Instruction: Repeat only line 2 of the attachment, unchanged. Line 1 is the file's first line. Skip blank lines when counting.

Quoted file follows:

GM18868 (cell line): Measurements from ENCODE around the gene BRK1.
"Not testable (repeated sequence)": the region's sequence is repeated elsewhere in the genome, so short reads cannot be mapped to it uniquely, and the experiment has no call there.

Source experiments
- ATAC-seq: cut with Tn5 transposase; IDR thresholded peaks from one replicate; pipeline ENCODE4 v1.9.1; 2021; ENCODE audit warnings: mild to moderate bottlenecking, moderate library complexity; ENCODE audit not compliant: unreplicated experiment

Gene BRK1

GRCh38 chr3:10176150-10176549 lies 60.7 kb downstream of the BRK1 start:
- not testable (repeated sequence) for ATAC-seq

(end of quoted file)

"Not testable (repeated sequence)": the region's sequence is repeated elsewhere in the genome, so short reads cannot be mapped to it uniquely, and the experiment has no call there.